Design’s Role In Attracting And Retaining Healthcare Workers
As hospitals scramble to bolster primary care staff, healthcare executives are discovering that the pool of eligible workers is rapidly shrinking into a sellers’ market. CareerBuilder reported in a recent healthcare study that the second most challenging staffing issue for 2013 is retaining top talent, with more than one-third of healthcare employers reporting they have open positions for which they can’t find qualified candidates. Add to that the fact that 34 percent of respondents plan to look for a new job in 2013, up from 24 percent last year, with 82 percent reporting that while they’re not actively looking for a job today, they’d be open to a new position if the right opportunity came along.
Potential employees are now carefully weighing job merits, including perks designed into the physical space: Should they take the position offering a higher salary but with a longer commute to an old building with limited parking and no lunch facilities? Or the job offering a shorter commute to a new hospital boasting a gym, WiFi, dry cleaner, and assigned parking?
Offering what they need and want
Several years ago, reduced talent availability wasn’t even on the radar because the healthcare industry was singularly focused on providing direct care through hospital services. Today, the emphasis is on efficiently shifting patients who require ancillary medical procedures out of the main facility and into offsite medical office buildings (MOBs). And that shift has revealed unexpected staffing gaps for acute care hospitals. Solving the shortage crunch, while also increasing bottom-line efficiency, reaches far beyond winning the competition of who has the best medical staff in town, says Andrew Quirk, senior vice president and national director of Skanska USA Building’s Healthcare Center of Excellence (Nashville). “You need to retain them,” he says.
It’s a daunting task. The Affordable Care Act is demanding greater streamlined efficiency through an increased number of general practitioners and nurses, but the more experienced nurses are starting to retire and doctors who may have once considered primary care practice have opted out of the poor reimbursements, low comparative income, and poor quality of work life in favor of training and practicing in more lucrative specialty medicine.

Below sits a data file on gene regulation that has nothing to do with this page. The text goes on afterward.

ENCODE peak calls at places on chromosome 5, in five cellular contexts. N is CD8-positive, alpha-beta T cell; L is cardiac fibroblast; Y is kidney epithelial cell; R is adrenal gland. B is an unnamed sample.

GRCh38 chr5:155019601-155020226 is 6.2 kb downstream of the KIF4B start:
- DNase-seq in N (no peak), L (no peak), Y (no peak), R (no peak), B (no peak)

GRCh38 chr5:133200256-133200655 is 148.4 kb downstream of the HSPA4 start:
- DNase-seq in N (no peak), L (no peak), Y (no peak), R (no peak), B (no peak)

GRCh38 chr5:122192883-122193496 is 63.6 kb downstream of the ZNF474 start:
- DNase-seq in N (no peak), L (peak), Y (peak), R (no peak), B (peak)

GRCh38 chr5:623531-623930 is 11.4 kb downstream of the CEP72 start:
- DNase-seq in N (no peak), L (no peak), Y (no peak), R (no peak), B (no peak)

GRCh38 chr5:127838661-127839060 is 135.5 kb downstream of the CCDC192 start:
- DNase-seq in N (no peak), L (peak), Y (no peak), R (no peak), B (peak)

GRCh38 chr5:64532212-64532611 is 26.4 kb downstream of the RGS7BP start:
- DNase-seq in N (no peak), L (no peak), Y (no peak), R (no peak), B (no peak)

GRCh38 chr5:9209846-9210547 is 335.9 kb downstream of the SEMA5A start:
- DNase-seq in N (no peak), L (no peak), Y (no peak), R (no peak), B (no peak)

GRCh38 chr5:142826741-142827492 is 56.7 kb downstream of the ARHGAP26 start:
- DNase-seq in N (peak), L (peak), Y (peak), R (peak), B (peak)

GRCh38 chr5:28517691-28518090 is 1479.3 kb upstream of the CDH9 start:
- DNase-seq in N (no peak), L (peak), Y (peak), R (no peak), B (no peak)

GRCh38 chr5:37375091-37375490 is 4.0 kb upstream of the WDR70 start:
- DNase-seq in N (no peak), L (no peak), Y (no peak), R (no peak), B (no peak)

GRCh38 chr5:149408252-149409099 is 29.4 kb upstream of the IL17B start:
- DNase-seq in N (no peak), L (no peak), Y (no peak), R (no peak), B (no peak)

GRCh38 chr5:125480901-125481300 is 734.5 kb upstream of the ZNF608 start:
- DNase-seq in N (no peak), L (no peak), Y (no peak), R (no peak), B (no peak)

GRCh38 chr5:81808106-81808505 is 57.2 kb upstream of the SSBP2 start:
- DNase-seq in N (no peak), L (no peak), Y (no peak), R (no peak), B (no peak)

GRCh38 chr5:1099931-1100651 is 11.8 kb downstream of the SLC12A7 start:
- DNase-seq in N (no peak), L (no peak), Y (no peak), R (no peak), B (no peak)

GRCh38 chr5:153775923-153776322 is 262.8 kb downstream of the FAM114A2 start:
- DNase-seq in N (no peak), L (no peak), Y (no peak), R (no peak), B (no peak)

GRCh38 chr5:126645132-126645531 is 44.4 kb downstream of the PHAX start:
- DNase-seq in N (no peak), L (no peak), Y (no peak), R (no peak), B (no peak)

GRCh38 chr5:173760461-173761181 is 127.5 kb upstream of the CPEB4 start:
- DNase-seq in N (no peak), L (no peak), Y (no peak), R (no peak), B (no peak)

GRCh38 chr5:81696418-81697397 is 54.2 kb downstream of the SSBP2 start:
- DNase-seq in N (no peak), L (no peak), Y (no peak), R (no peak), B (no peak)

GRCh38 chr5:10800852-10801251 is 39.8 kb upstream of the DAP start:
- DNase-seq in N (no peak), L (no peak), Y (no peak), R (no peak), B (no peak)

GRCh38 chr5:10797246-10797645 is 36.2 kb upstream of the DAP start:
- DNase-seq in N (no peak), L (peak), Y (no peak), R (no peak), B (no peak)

“Hospitals are now asking, ‘How do we do a great job with attracting staff in order to get good throughput?’” says Jeffrey Brand, principal at Perkins Eastman, (New York). The answer is simple: “If you can solve how to improve patient outcomes so they don’t linger and get home quicker, and solve the transient aspect for staff so they have everything there to do their jobs, you will improve your bottom line.”
The long and short of it
Staff retention issues, which touch other sectors of the industry including academic research hospitals, require a closer look at both short-term and long-term goals, says Sara Markovitz, principal at NBBJ (Boston), who’s currently working on several master plans and renovations for Massachusetts General Hospital and Brigham and Women's Hospital. She says immediate attraction is often tied to which facility has the best medical technology, while in the long run, staffers are most influenced by the work environment itself. “A great environment means the institution values the people who work there,” she says, citing examples such as improved access to public transit, ride-sharing perks, buildings with more natural light, interior and roof gardens, or even weekly farmers’ markets within the surrounding facility complex. “It’s an attempt to make the work environment more welcoming and efficient for both patients and workers.”